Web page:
Lucas’ vision changed, and that’s fine. But the problem is — or rather was — there was no one that could stand up to him and stop him from ruining our vision of who these characters were. I first realized this trend with Star Wars: The Force Unleashed. While Mr. Lucas didn’t have first hand involvement in the game, he did oversee it’s final stages, the story, and what was allowed in the game. There was no one that could simply tell him that the story doesn’t make a whole lot of sense or that the plot problems it creates aren’t logical. Then I thought back to something I read in an interview with Timothy Zahn regarding the original Thrawn trilogy, basically that Joruus C’baoth was originally intended to be a clone of Obiwan Kenobi, but Lucas had other plans for that clone. Mr. Lucas had absolute control over the Star Wars universe and it didn’t matter what anyone else thought or wanted because he always had final say. If he had chosen to do so, he could have edited out a major character from all of the films, simply because he wanted to do so. He did, in fact, edit out the original actor playing Anakin Skywalker from the closing Force-ghost vision of the character at the end of Return of the Jedi, replacing him with Hayden Christensen, a move that sparked a fair amount of controversy as is. Who was there to stop him? Who could have stopped him?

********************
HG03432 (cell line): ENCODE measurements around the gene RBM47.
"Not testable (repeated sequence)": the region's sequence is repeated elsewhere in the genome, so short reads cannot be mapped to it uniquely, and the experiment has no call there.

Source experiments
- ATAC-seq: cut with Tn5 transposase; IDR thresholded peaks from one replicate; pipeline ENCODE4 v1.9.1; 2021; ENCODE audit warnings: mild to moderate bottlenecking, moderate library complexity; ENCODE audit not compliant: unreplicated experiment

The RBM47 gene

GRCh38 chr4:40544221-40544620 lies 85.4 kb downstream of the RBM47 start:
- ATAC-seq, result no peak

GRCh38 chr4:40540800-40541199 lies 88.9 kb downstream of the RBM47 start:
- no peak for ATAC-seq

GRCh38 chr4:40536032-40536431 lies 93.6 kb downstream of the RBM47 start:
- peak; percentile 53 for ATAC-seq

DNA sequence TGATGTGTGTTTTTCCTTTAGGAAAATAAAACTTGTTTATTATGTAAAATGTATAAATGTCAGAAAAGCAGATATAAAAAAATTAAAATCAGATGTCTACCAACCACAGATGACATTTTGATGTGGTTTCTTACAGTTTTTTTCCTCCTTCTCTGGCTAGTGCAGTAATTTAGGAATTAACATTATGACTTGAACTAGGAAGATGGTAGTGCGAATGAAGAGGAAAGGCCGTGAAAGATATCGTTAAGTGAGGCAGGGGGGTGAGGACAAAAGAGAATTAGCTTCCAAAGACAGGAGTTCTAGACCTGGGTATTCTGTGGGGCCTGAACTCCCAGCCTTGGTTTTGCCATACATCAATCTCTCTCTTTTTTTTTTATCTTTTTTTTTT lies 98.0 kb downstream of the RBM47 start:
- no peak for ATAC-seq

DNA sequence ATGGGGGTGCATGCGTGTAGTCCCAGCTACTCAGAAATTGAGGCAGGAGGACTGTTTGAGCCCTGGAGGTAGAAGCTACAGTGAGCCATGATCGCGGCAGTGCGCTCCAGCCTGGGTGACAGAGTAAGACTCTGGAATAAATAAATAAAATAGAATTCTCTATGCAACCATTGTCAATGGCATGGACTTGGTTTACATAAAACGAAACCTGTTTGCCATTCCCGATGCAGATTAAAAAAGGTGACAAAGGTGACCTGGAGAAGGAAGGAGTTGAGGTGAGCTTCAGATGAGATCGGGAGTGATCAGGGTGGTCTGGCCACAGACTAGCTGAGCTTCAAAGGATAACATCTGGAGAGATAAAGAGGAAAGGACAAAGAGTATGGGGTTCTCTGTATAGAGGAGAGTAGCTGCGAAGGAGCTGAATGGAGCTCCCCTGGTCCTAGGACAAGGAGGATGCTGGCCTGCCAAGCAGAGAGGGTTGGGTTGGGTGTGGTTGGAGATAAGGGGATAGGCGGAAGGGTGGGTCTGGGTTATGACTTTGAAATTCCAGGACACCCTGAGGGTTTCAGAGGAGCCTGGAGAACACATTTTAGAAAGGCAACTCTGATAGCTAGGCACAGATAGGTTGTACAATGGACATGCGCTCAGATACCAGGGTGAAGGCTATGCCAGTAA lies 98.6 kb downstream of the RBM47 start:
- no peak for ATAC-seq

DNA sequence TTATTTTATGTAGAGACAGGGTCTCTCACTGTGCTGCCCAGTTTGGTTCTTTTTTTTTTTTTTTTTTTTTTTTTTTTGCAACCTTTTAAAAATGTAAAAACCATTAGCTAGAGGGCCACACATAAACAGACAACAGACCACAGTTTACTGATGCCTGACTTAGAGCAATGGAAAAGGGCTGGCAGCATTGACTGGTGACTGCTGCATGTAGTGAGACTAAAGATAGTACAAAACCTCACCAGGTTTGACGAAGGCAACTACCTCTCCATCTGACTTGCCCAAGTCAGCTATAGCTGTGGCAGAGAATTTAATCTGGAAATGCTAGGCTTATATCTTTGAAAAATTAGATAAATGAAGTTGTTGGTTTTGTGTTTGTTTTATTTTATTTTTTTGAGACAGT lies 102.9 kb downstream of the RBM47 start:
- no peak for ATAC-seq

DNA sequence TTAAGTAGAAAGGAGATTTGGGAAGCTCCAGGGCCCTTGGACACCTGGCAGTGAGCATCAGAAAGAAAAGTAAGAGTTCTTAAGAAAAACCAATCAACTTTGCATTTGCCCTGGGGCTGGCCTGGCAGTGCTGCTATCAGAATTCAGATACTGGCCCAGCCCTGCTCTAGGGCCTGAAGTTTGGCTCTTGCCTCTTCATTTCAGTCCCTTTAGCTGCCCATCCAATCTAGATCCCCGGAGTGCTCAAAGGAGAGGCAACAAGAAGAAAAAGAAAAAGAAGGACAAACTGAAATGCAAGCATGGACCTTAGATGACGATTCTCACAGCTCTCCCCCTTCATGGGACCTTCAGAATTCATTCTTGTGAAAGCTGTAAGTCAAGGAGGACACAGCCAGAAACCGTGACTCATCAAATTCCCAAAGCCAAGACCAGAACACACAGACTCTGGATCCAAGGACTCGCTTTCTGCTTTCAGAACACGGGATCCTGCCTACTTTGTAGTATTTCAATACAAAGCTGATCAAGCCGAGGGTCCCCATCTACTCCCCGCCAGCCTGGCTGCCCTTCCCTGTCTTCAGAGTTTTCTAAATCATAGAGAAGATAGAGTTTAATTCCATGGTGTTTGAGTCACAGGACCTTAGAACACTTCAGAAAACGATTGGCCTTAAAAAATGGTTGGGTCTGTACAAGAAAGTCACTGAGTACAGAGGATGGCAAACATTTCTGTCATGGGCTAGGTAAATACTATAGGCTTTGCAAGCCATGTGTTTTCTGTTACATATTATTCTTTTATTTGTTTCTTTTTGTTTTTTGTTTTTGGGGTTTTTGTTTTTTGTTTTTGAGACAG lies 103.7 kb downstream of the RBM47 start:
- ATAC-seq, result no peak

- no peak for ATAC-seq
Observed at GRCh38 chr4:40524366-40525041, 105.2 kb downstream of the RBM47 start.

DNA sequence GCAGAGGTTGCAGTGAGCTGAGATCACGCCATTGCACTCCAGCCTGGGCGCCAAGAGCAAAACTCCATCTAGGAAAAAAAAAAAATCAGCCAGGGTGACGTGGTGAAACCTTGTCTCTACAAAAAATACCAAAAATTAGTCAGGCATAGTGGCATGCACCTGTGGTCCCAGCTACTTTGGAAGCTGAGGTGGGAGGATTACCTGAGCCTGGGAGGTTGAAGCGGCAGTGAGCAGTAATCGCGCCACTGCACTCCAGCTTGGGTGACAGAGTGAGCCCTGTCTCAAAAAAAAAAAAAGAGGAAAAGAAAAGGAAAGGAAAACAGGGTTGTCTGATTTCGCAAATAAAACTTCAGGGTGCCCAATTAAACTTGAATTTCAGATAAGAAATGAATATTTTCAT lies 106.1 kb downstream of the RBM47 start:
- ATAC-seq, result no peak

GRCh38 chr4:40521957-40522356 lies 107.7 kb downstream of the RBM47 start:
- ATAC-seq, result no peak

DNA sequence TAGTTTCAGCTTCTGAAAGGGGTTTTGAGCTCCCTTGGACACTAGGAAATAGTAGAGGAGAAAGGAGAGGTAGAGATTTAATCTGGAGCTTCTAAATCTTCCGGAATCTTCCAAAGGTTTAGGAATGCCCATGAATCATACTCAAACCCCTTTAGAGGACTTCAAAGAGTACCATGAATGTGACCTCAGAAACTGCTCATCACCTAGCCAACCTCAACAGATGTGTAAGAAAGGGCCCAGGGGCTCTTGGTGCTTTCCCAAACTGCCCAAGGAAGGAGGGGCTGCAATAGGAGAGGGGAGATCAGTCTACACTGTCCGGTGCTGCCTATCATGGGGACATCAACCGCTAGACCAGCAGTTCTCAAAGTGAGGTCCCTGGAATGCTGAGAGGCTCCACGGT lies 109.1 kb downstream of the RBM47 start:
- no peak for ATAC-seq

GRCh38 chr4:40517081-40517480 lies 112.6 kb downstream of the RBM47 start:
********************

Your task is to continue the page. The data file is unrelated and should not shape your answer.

The simple answer is that no one could. You do the work, or he’ll replace you, as he was entitled to do. We fans tend to think of the Star Wars universe as a universal treasure, something that should not be messed with under any circumstances. We don’t look at it as a property owned by one man, one artist, who is entitled to change anything he wants. I noted this in one of my previous posts, Mr. Lucas, Stop Tearing Down That Empire!
What the new arrangement means is that there is now the hope that someone who is more sympathetic to our vision will be managing the franchise. Maybe we’ll see the return of the scoundrels and villainy that we so treasured in the original films, see the focus more on the general audience than being “family friendly” now that it’s no longer the boss’ vision that is the bottom line. Yes, Lucas will still be a creative consultant on the future films, but that in no way means he gets final say. Maybe this is the break we Star Wars fans have been hoping for. Maybe.
For the record, watching this video is what got me to really start changing my mind…